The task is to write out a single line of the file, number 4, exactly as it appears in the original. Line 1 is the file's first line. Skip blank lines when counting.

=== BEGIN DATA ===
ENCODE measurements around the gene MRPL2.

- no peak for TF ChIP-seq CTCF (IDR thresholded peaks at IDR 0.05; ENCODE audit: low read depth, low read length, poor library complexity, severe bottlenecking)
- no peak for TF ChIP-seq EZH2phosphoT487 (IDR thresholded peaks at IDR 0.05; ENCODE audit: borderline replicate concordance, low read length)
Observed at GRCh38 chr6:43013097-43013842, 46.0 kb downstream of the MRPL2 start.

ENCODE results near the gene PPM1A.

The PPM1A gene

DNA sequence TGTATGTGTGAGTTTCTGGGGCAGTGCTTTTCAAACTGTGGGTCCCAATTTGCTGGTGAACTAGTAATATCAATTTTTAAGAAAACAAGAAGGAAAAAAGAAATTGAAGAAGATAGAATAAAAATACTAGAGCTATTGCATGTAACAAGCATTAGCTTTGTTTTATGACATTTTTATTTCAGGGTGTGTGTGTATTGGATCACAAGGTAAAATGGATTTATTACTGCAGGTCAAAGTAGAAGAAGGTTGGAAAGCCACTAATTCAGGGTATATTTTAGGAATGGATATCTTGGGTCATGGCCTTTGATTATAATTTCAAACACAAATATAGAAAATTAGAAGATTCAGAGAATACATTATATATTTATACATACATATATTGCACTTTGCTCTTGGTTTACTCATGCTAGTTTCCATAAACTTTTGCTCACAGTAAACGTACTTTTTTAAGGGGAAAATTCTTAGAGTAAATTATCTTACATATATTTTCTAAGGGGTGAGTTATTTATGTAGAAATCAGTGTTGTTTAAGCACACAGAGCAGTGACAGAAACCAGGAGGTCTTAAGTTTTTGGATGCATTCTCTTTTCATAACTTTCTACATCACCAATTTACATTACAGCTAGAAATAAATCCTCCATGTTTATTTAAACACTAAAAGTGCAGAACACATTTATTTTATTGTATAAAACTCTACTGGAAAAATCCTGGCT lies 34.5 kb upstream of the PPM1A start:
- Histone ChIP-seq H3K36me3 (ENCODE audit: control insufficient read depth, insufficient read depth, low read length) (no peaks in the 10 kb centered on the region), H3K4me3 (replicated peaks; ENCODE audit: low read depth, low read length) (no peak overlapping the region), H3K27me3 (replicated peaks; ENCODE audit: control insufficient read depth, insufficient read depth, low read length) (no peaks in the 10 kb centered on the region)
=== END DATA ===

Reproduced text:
Observed at GRCh38 chr6:43013097-43013842, 46.0 kb downstream of the MRPL2 start.